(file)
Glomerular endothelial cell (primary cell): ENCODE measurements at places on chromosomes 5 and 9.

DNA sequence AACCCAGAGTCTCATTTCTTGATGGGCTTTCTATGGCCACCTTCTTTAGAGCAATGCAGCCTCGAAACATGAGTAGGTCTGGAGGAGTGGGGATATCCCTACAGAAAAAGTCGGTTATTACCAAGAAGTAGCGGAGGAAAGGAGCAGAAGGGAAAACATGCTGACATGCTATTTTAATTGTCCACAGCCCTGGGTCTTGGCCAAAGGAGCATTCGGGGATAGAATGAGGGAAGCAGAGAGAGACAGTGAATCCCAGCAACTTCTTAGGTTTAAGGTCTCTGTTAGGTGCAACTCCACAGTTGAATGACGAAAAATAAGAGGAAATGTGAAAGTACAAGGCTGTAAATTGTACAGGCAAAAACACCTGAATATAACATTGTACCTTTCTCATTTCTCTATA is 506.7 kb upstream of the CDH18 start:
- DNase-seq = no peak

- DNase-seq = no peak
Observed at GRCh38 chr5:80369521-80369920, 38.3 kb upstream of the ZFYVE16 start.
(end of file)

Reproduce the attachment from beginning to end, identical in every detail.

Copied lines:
Glomerular endothelial cell (primary cell): ENCODE measurements at places on chromosomes 5 and 9.

DNA sequence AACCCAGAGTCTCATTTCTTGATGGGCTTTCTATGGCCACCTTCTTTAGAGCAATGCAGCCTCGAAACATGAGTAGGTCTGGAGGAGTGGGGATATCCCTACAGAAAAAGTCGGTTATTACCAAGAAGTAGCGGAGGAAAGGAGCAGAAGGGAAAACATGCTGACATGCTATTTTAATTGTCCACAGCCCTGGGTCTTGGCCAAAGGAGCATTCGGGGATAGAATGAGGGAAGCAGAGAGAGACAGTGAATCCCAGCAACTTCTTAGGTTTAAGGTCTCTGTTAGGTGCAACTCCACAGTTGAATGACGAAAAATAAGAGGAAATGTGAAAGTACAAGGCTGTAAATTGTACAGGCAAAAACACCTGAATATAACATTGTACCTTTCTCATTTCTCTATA is 506.7 kb upstream of the CDH18 start:
- DNase-seq = no peak

- DNase-seq = no peak
Observed at GRCh38 chr5:80369521-80369920, 38.3 kb upstream of the ZFYVE16 start.